How Teeth Whitening Works

Jun 20, 2020 | Teeth Whitening Science | 0 comments

It seems like having white teeth is no longer an option but a necessity. You’re probably wondering how teeth whitening works so that you can make the best choice about where and how to whiten your teeth. If you were to look up the definition of teeth whitening on the Internet, you might find this…

Teeth whitening is the process of using bleach or other materials to make teeth look whiter. The materials remove stains or other discoloration from the tooth surface.  Free Dictionary

The above definition is common, but it’s not correct. Do you know why? You will, by the end of this blog post.

Anatomy of a tooth

Teeth have three layers: enamel, dentin, and pulp.

teeth whitening supplies for dentists

Enamel

Tooth enamel is the hard, protective, outer layer. It is transparent and does not retain any stains in it. You can easily remove stains that accumulate on the surface of tooth enamel through mechanical action such as brushing and polishing.

Even though enamel seems like a solid surface, it contains numerous microtubules from the surface to the dentin. Stains find their way through these tiny tubes and deposit within the dentin layer.

Dentin

Dentin is much softer and more porous than tooth enamel. It serves as a buffer between the surface of the tooth and sensitive nerves.

Dentin gives teeth their color, which is determined by a combination of natural pigment and stains. Genetics determine natural pigment. Some people have white dentin, while others have slightly yellow dentin. Some dentists claim to be able to change the natural pigment with bleaching. Theoretically, maybe it’s possible. However, we don’t make such claims and focus on bleaching stains in the dentin, not the natural dentin color.

Pulp

The pulp is the innermost part of the tooth’s anatomy and contains the connective tissue, nerves, and blood vessels that keep the tooth “alive” and can make it sensitive to hot, cold, cavities, and even teeth whitening. We call the small bursts of pain that people with sensitive teeth feel when they whiten their teeth, “zingers.” If you get zingers, at least you know the gel has made its way to the dentin level and is doing it’s job. However, you may need to use a milder whitening gel and/or a desensitizing gel or toothpaste.

Oxygen Radicals & Stains

 

Because the enamel layer is porous, staining particles from coffee, tobacco, wine, tea, etc., seep through the pores and accumulate in the dentin. The more particles that get through, the more discolored (stained) your teeth become.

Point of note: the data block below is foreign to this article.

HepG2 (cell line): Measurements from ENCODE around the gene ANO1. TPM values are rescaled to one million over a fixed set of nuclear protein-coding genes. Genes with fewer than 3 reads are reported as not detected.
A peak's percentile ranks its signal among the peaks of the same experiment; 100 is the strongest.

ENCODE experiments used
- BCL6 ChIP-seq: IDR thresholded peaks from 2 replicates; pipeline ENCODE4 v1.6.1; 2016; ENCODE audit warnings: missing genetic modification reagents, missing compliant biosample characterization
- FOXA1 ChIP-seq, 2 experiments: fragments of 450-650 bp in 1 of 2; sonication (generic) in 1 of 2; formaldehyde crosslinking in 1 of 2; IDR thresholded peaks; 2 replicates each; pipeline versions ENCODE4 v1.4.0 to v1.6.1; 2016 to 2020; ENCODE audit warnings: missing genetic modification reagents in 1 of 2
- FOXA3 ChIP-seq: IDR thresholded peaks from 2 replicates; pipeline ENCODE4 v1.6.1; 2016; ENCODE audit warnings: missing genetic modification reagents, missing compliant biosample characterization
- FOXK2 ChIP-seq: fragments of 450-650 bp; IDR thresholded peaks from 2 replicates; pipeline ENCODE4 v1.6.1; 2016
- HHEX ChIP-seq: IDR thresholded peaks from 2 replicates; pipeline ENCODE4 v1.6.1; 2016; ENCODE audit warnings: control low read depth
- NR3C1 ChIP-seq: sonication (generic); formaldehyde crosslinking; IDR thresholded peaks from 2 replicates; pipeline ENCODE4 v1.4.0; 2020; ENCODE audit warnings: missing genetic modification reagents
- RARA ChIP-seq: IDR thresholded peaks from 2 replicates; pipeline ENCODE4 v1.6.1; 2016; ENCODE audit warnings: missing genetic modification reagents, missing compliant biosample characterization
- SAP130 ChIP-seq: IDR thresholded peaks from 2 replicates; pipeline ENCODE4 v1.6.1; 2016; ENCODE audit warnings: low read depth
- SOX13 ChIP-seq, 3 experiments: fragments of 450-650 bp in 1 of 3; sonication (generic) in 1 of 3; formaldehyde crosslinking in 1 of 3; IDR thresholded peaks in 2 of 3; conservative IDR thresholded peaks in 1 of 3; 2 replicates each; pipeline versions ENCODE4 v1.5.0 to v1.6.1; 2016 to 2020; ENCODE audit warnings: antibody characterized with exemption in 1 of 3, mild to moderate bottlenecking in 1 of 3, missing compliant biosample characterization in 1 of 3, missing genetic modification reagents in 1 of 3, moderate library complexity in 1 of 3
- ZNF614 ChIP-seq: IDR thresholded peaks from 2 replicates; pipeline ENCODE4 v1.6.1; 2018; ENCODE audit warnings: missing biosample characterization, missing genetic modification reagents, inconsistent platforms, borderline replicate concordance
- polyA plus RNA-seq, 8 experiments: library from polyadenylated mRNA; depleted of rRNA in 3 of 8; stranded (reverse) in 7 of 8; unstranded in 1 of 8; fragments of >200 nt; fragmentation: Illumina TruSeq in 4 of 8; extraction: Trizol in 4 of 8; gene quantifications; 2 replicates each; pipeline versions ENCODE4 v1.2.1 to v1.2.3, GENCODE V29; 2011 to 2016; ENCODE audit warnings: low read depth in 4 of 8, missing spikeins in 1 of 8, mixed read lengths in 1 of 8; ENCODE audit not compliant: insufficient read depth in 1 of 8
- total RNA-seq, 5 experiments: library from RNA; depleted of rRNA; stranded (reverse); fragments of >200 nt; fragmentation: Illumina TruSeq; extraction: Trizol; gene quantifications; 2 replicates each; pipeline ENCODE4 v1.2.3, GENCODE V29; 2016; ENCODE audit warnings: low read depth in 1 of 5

The best way to bleach or whiten something is with oxygen radicals. Oxygen radicals are electrically charged and ready to bond with, or oxidize, substances like stains. The most effective teeth whitening substance available today is hydrogen peroxide (HP) because it breaks down into water molecules and free oxygen radicals. Here is the molecular formula:

 

H2O2 = H2O + O

H2O2 (hydrogen peroxide) = H2O (water) + O (free oxygen radical)

How Tooth Bleaching Works

As soon as you apply hydrogen peroxide (or carbamide peroxide) tooth whitening gel to the surface of the teeth, it starts to break down. The oxygen radicals travel through the pores in the enamel until they reach the dentin layer and oxidize any stains they contact.

The higher the concentration of peroxide in the gel, the more free radicals and bleaching power. However, the higher the peroxide content, the greater the tooth sensitivity and the potential for gum irritation. The best teeth whitening gel formulations achieve the delicate balance between effectiveness and tooth sensitivity.

Beaming White makes teeth whitening gels in various strengths that achieve this balance. Our flagship product is our Advanced Whitening Kit, for professional use only, with our famous 16% hydrogen peroxide gel. With this gel, you can achieve dramatic whitening results for the majority of your clients, with little to no tooth sensitivity, in just one hour!

P.S. Now that we understand how teeth whitening works, let’s update our definition of teeth whitening to include stains BELOW the surface of the tooth in the dentin layer.

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